The United States has urged the international community to increase pressure on Robert Mugabe, the Zimbabwean president, to implement a power-sharing agreement.
Washington's call came just hours after Morgan Tsvangirai, the prime minister, declared on Friday that he had suspended cabinet meetings following the detention of one of his aides on terrorism charges.
Ian Kelly, a US state department spokesman, told reporters: "We understand the frustration of the opposition in the lack of progress. Everybody needs to continue to put pressure on Mr Mugabe to implement the agreement.
"This is an agreement that Mr Mugabe himself signed, and he hasn't taken the concrete steps to show a commitment to democratic reform and opening up his political system."
Tvsangirai, who is in a unity government formed in February after a disputed election, said his Movement for Democratic Change (MDC) would disengage from the ruling Zanu-PF until "all outstanding issues are fulfilled".
"Until confidence has been restored, we can't continue to pretend that everything is well," Tsvangirai said, referring to a trial scheduled to begin on Monday against Roy Bennett, his nominee for the post of deputy agriculture minister.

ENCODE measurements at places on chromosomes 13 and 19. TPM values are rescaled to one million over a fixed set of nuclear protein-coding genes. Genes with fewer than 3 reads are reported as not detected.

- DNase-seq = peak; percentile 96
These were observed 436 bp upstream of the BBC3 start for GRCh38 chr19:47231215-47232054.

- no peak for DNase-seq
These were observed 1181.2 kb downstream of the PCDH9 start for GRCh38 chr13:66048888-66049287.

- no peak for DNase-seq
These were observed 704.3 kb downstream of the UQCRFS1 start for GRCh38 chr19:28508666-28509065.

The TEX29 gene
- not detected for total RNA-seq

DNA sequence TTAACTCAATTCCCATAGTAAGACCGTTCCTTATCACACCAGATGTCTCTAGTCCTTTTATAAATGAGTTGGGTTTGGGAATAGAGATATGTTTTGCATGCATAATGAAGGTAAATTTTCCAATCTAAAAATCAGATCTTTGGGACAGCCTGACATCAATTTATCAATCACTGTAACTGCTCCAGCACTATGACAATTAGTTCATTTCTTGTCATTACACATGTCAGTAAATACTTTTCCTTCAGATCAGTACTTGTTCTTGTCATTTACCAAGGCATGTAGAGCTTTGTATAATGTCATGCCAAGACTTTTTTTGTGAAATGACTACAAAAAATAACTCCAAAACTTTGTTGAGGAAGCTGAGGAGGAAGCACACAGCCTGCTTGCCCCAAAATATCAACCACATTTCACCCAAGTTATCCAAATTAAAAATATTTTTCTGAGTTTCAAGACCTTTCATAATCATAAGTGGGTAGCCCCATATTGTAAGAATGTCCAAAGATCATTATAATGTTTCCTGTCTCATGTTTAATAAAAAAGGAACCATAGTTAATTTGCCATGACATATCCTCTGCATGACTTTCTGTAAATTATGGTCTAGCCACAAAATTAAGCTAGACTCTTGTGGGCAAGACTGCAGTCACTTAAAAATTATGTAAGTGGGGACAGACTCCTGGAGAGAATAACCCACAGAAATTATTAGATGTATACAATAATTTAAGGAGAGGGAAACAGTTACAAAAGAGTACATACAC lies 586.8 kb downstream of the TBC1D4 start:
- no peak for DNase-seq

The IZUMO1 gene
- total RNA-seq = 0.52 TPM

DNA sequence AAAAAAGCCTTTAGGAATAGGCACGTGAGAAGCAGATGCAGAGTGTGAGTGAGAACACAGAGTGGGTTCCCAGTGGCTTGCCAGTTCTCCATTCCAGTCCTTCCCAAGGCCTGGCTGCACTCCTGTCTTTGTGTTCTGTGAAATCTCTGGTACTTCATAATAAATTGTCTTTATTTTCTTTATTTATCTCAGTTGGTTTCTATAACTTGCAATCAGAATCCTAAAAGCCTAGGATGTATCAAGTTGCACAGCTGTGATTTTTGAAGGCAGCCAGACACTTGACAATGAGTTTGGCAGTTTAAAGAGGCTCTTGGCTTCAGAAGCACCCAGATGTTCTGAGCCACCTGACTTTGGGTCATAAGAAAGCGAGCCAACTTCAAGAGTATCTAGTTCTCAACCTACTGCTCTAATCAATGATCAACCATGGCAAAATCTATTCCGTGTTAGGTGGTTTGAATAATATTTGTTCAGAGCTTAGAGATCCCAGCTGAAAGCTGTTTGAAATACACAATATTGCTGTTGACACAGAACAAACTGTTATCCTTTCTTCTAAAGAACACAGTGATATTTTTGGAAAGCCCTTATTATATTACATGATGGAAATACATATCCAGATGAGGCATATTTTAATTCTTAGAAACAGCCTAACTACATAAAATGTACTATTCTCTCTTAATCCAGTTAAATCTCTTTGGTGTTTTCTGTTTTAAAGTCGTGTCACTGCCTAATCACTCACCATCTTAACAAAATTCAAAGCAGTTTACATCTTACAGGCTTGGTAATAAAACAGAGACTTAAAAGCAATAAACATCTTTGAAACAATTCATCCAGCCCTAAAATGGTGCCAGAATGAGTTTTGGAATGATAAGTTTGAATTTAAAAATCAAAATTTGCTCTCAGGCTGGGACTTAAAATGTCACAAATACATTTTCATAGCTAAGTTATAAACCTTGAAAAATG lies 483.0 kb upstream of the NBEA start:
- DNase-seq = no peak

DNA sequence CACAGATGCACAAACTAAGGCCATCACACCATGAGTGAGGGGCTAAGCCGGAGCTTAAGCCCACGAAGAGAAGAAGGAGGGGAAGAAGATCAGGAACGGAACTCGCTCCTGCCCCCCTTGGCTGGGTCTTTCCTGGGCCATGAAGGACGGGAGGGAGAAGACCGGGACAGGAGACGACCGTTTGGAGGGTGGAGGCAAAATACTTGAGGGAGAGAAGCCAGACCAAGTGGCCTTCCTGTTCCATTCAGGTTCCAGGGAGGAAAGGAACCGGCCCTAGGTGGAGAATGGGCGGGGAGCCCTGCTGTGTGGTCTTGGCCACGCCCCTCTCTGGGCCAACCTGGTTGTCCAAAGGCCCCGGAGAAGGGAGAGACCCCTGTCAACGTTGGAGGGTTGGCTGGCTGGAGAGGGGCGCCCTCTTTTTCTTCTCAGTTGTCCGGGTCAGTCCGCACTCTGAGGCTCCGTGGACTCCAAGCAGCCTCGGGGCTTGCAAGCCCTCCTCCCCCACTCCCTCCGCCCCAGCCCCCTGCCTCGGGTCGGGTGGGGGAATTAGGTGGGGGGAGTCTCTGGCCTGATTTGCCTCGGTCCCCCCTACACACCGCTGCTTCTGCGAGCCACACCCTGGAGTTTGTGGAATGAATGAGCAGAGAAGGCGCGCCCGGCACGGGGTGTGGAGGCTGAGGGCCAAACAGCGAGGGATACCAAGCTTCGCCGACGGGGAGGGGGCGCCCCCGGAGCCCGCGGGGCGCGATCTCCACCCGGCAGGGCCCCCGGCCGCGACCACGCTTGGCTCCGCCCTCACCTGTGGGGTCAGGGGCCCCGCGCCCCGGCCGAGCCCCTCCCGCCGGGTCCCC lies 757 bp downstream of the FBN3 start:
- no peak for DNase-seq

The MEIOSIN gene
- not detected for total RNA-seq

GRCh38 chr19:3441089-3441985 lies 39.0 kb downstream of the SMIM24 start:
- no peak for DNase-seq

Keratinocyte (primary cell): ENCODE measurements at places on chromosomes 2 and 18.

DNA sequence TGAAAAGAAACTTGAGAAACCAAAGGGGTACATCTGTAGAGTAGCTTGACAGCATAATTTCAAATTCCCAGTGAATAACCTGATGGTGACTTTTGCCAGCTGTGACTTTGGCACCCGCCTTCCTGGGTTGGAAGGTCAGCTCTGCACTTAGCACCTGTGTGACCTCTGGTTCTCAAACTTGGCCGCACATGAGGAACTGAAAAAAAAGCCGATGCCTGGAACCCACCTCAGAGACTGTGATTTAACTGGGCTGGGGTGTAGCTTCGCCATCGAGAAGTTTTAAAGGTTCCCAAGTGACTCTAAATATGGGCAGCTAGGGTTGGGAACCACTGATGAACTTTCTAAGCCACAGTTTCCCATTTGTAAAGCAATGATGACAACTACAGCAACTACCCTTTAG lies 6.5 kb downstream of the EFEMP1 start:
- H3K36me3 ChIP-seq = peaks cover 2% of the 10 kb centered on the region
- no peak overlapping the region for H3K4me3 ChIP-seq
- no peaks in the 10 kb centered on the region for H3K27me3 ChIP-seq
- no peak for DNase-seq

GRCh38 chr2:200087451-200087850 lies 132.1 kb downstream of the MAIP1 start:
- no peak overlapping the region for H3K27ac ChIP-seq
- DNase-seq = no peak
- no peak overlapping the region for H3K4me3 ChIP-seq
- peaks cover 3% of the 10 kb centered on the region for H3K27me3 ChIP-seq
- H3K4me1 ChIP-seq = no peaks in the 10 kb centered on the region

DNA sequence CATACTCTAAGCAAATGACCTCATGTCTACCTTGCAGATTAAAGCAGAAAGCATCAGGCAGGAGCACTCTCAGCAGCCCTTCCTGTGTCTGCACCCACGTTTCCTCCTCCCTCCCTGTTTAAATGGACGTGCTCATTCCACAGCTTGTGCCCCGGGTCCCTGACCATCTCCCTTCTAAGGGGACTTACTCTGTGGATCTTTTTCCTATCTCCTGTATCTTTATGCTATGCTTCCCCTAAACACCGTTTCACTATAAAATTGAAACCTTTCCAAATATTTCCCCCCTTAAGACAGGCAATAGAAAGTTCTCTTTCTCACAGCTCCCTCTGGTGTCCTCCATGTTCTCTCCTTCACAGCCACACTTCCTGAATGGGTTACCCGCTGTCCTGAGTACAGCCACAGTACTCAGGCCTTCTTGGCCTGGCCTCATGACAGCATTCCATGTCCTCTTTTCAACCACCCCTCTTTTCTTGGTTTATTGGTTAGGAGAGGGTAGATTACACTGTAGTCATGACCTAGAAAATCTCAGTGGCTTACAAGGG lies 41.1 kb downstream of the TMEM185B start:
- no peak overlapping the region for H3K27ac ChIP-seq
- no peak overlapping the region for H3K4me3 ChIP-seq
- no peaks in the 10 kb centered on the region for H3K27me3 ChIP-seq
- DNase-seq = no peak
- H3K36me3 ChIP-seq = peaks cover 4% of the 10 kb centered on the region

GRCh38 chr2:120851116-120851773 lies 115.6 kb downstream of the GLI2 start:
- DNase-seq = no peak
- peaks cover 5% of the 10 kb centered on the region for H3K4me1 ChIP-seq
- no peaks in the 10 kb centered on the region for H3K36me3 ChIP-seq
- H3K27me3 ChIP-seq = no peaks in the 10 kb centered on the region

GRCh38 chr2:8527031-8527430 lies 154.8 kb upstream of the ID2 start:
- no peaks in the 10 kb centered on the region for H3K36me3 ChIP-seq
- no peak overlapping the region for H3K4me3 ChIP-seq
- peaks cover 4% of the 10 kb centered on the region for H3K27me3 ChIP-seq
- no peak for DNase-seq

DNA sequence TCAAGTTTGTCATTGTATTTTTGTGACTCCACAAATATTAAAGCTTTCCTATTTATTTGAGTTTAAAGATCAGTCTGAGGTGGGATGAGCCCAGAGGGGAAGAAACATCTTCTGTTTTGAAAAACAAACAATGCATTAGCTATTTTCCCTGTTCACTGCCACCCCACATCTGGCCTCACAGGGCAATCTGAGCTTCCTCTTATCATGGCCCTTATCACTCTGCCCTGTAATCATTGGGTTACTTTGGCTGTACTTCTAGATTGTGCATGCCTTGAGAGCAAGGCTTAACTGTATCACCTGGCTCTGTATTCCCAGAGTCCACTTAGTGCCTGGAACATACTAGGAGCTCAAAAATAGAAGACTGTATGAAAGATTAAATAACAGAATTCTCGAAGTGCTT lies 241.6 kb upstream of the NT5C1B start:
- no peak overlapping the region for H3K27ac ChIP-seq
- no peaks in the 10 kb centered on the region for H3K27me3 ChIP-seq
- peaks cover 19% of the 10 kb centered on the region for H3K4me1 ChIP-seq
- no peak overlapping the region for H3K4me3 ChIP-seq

"We understand the frustration of the opposition in the lack of progress. Everybody needs to continue to put pressure on Mr Mugabe to implement the agreement"
Ian Kelly, state department spokesman
Bennet has been charged with weapons violations and the charges are linked to long-discredited allegations that the MDC planned to overthrow Mugabe's government.
He had been sent back to prison but was freed on Friday pending Monday's trial.
Officials from the MDC said the decision to return him to prison was a serious attack on the credibility of the inclusive government.
The MDC treasurer, Bennett was originally arrested on February 13 - the same day the unity government was sworn in.
He was then freed on bail in March 2009.
Haru Mutasa, Al Jazeera's correspondent in Harare, Zimbabwe's capital, reported:
"Tsvangirai will not participate in cabinet meetings. This means that Zanu-PF and President Robert Mubage can not effectively push forward any policies, policies to do with land and the economy.
"The bad side for Zimbabwe is that the country is at a standstill, which is what analysts say the prime minister is trying to achieve - to make this country ungovernable so that maybe the president will be forced to meet him and address these outstanding issues."
Ian Khama, the president of neighbouring Botswana and a rare critic of Mugabe in southern Africa, warned that the pact was in danger of collapsing if the parties failed to agree on key issues.
"It is limping along and there is a real danger that the whole thing could collapse," he told the AFP news agency in Gaborone.
Mugabe and Tsvangirai formed the unity government in February nearly a year after disputed polls and major international sanctions plunged Zimbabwe into deeper economic and political chaos.
Bennett, a white former coffee farmer whose land was expropriated under Mugabe's land reforms, was arrested on his return from South Africa where he had fled after being implicated in an alleged plot to kill the president.